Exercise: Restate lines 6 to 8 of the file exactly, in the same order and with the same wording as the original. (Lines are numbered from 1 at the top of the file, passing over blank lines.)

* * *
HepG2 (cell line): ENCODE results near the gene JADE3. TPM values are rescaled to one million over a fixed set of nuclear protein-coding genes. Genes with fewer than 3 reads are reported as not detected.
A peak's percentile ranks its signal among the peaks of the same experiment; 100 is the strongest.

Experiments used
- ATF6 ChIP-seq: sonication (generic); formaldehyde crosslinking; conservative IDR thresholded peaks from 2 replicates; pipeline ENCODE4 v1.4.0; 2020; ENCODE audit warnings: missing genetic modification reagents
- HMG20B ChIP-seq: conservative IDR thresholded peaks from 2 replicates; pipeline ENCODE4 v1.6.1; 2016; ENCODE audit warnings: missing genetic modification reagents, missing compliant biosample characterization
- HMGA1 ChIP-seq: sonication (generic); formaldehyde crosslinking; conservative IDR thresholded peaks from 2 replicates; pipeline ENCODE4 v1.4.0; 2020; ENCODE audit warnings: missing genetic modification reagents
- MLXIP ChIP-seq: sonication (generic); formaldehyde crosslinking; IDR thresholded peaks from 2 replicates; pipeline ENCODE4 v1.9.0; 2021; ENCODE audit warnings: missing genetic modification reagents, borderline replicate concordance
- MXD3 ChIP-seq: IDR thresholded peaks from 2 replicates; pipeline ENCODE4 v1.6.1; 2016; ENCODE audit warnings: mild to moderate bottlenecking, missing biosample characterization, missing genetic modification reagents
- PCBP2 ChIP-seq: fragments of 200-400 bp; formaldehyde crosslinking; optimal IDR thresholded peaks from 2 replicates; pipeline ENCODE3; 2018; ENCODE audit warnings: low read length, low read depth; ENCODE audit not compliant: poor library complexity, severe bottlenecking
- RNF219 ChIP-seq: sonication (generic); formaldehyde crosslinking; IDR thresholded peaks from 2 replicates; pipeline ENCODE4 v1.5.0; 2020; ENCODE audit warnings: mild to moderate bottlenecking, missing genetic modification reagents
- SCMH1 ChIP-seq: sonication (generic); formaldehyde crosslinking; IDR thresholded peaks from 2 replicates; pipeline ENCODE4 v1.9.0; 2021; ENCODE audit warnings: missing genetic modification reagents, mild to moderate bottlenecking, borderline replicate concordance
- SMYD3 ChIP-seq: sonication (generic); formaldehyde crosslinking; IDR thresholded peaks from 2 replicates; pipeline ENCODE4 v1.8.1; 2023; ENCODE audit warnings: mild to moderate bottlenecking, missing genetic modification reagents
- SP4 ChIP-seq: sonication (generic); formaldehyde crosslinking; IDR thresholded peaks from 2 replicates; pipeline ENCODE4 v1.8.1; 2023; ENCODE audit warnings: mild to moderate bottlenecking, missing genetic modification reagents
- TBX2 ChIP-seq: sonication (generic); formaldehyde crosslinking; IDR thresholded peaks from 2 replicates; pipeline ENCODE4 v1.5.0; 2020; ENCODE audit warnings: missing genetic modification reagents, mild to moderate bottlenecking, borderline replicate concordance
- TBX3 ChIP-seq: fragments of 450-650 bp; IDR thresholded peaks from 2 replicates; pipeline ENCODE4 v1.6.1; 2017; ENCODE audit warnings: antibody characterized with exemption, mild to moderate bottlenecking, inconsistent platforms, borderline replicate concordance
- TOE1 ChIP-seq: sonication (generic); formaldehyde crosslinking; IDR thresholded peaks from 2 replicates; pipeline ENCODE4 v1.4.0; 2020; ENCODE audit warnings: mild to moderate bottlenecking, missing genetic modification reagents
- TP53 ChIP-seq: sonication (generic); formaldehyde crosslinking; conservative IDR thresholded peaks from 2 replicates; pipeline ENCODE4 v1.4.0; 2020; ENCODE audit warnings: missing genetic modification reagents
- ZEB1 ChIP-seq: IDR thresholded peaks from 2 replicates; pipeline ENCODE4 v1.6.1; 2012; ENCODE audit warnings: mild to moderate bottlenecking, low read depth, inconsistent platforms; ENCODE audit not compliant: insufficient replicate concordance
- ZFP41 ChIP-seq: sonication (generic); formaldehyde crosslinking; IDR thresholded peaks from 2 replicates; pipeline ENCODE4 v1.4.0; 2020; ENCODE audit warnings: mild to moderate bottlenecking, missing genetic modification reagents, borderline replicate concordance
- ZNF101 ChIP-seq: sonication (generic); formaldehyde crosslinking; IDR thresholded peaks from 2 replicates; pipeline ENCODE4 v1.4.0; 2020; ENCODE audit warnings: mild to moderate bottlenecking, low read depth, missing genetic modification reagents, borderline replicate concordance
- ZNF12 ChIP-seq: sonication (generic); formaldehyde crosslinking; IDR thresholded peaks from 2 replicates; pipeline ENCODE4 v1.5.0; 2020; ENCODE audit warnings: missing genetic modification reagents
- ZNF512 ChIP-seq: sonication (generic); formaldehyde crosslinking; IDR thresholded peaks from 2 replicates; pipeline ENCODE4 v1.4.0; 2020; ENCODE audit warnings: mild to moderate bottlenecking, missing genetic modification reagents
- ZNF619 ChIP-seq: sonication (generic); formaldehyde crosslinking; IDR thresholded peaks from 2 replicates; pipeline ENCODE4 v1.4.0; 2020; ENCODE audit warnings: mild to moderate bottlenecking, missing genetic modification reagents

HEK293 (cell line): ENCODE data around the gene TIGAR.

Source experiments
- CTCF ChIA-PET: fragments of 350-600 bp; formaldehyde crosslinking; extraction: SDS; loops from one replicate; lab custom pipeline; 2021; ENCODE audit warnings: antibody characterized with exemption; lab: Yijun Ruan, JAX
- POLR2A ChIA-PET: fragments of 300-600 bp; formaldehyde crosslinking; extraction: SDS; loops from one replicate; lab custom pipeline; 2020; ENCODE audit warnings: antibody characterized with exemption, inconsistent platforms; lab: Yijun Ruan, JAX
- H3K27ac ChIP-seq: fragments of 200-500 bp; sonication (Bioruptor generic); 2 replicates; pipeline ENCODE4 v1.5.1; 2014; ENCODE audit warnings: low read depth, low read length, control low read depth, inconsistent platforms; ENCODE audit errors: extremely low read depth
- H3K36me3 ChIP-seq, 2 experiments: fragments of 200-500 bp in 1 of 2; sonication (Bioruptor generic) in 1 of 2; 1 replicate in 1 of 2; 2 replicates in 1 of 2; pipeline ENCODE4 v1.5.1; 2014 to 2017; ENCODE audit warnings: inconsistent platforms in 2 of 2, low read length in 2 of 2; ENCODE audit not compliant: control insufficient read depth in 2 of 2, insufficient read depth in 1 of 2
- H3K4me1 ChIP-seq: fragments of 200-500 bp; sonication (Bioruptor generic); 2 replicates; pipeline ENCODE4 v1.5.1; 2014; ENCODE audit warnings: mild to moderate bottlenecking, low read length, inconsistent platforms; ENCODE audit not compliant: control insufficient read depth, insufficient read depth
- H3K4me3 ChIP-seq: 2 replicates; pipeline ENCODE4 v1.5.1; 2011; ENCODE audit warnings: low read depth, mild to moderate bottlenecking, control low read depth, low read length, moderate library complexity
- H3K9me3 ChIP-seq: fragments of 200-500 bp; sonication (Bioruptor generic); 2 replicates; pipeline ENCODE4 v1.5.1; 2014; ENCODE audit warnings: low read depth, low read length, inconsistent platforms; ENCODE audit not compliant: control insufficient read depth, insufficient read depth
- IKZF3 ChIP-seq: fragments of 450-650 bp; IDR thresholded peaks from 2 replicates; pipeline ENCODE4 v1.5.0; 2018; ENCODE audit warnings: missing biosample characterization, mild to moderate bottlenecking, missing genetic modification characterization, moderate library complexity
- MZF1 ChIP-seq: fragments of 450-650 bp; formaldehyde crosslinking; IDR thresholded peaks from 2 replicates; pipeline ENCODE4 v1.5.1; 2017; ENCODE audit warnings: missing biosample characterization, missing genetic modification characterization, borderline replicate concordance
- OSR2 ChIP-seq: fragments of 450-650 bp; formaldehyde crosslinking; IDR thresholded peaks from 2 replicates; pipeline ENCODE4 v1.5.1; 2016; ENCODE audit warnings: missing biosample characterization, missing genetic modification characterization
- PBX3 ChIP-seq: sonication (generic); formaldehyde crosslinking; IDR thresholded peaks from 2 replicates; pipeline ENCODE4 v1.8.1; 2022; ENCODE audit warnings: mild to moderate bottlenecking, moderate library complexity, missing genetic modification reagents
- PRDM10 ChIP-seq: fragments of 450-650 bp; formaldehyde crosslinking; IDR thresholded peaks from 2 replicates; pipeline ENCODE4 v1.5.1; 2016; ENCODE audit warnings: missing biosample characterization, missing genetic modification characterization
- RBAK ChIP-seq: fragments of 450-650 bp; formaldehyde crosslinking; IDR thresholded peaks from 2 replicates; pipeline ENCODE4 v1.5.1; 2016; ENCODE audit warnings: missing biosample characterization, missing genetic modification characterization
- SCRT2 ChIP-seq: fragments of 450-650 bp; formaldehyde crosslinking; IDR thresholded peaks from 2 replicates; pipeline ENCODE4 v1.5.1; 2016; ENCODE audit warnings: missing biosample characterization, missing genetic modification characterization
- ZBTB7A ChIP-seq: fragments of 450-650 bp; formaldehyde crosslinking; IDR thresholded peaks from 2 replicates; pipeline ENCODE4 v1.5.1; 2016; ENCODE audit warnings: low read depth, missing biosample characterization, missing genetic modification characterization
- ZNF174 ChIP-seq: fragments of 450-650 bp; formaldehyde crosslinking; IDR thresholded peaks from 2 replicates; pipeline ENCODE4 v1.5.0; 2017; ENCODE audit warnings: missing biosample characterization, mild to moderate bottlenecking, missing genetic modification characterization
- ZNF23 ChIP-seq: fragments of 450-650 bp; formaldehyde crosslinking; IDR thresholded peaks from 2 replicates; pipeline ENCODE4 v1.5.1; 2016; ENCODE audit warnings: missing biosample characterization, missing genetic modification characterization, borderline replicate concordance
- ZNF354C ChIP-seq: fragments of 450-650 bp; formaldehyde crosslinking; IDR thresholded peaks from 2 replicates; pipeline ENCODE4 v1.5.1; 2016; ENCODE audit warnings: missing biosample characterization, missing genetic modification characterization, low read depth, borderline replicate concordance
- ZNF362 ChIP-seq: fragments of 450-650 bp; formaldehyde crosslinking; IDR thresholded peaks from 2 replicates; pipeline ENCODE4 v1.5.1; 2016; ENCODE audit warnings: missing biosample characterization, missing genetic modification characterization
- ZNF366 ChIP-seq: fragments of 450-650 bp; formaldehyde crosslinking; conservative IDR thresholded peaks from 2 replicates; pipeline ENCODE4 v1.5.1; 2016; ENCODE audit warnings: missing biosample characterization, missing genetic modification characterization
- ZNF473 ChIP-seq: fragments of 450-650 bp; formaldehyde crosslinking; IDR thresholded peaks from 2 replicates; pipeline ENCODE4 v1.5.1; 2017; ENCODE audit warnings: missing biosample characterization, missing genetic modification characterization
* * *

- HMGA1 ChIP-seq: sonication (generic); formaldehyde crosslinking; conservative IDR thresholded peaks from 2 replicates; pipeline ENCODE4 v1.4.0; 2020; ENCODE audit warnings: missing genetic modification reagents
- MLXIP ChIP-seq: sonication (generic); formaldehyde crosslinking; IDR thresholded peaks from 2 replicates; pipeline ENCODE4 v1.9.0; 2021; ENCODE audit warnings: missing genetic modification reagents, borderline replicate concordance
- MXD3 ChIP-seq: IDR thresholded peaks from 2 replicates; pipeline ENCODE4 v1.6.1; 2016; ENCODE audit warnings: mild to moderate bottlenecking, missing biosample characterization, missing genetic modification reagents